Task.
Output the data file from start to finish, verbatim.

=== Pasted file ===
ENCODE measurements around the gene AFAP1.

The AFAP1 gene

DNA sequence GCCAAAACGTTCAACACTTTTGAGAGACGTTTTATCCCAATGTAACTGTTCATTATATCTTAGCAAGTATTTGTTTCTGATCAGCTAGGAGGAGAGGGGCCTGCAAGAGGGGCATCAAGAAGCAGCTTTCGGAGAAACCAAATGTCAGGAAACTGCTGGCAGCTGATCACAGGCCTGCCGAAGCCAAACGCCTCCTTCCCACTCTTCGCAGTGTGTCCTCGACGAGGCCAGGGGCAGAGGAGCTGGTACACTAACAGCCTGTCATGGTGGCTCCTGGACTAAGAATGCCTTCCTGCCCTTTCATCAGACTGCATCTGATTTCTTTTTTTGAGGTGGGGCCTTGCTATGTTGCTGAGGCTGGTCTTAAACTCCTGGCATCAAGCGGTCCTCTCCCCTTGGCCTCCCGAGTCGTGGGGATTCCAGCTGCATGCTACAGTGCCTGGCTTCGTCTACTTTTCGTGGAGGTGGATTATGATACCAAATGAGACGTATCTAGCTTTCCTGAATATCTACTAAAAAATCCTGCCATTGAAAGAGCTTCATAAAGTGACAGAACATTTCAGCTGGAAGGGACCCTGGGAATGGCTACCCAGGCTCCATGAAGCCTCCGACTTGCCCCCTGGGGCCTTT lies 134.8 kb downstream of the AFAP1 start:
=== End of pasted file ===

ENCODE measurements around the gene AFAP1.

The AFAP1 gene

DNA sequence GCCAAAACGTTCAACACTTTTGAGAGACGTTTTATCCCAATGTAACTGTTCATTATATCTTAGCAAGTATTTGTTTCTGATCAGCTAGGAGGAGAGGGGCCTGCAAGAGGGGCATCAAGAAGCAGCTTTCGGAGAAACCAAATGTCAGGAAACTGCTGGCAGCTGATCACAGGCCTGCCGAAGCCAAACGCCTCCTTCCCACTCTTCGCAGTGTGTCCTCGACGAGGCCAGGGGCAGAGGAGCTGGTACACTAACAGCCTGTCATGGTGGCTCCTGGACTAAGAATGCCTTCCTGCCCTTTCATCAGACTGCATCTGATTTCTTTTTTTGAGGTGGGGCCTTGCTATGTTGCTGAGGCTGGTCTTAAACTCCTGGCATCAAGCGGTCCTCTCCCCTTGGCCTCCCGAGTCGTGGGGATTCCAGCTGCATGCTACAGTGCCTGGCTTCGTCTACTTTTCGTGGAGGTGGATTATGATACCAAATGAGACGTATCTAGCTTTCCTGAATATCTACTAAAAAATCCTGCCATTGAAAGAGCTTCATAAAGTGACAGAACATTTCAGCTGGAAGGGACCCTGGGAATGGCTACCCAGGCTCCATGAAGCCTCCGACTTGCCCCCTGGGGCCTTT lies 134.8 kb downstream of the AFAP1 start: